Retirement still years away? It's never too early to start planning.
Pensions can be confusing, but staying on top of yours can make life easier when you do stop working.
Starting to think about funding your lifestyle in later life? It's something a lot of us fail to plan for effectively, and many experts believe there's a problem on the horizon for people who don't maximise their existing and future pensions arrangements.
To help you think of more useful ways to plan for your ultimate pension pot, here are six top tips to consider.
Being able to see how your pension pot is performing is the first step to building a bigger fund. One former Pensions Minister says the UK is lagging behind on offering a digital way to do this. For now, a spreadsheet is the best option.
Try creating columns for your State Pension, amounts coming from private pensions and annuities, cash savings goals, money due from property and other inheritances and lump sums.
Set this against a prediction of how much you'll need for each year of your retirement.
There's no right or wrong answer to whether combining your pensions from two or more jobs is the right move. It's a personal choice based on expert financial advice.
It seems to make sense to have all of your funds in one place, as this allows you to manage everything more easily, but spreading the risk of your investments could also be a good idea in a bid to generate a larger overall pot.
The Pensions Advisory Service offers a wealth of information on this to help you make an informed decision.
In the Queen's Speech for the 2016/17 session of Parliament, the Government announced a new Pensions Bill to help those facing charges for withdrawing money early from their pension pot.
As many as 700,000 people could have rel="noopener noreferrer" to pay these hefty early exit fees, according to a report by the BBC .
A study by the Transparency Task Force (TFF) claims there are now more than 100 different and sometimes hidden charges being levied on pensions. The report suggests these charges could be reducing the total value of a fund by more than a third.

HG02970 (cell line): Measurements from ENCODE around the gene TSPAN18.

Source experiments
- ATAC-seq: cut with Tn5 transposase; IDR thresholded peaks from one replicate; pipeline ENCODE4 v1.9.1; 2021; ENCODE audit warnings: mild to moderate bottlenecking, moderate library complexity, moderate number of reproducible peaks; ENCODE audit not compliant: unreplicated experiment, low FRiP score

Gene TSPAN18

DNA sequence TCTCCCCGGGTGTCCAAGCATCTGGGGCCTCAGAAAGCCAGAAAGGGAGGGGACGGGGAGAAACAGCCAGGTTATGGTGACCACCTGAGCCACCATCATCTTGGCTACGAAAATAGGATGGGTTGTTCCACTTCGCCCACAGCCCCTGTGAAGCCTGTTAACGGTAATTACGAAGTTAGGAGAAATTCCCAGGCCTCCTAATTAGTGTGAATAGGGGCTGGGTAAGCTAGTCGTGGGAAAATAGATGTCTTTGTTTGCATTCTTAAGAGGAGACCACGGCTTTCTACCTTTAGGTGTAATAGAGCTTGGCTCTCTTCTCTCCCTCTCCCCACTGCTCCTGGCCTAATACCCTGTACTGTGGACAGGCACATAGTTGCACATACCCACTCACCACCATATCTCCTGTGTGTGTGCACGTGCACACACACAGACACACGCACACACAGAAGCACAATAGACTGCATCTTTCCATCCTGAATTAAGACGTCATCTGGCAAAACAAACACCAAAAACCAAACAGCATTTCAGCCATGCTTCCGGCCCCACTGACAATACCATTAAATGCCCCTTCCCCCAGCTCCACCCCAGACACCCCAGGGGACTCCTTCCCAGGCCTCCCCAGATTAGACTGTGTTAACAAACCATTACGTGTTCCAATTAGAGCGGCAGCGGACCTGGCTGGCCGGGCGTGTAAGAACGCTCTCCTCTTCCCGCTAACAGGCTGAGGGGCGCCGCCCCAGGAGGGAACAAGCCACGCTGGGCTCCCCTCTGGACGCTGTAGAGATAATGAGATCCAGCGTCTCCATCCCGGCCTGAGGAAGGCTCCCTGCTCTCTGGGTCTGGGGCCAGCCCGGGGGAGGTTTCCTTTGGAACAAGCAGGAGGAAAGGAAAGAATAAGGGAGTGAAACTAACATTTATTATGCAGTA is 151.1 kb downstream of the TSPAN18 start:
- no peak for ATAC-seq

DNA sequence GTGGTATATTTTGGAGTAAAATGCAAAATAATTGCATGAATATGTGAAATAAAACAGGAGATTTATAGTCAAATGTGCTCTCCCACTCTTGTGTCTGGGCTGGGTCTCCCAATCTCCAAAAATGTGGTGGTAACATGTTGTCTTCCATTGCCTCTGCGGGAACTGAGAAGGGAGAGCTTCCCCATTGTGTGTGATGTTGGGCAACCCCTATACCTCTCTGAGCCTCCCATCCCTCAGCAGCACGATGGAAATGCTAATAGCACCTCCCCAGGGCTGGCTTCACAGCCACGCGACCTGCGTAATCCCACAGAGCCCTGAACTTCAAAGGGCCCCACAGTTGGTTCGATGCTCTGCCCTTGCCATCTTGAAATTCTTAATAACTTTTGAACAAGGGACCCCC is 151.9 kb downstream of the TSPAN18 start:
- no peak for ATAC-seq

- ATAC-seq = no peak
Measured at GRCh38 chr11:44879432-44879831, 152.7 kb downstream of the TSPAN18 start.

It's important to stay on top of any accrued charges and fees - these could have an effect on the long-term financial status of your pension pot. If any gains are being eaten up by fees, you'll ultimately be unable to maximise the amount.
Converting money from your pension pot into guaranteed income for life through an annuity may appeal to you – having certainty about the amount you will receive is an attractive proposition.
However, even though there are many different types of annuity, you have to commit to whichever one you choose, which reduces flexibility and means rel="noopener noreferrer" you need to be sure the outcome is right for you.
A report in City A.M. claims annuities are making a comeback, despite the pension changes offering over-55s more freedom to make other investments.
However you choose to maximise your pension pot, it's important to start now. Whether you have one, five or 15 years left before you might retire; planning and securing your future should always be top of your list of life issues to fully understand and continually react to for the best outcome.
 Brian Milligan, 2016. The Queen's Speech: Pension savers to be better protected, BBC. https://www.bbc.co.uk/news/business-36323003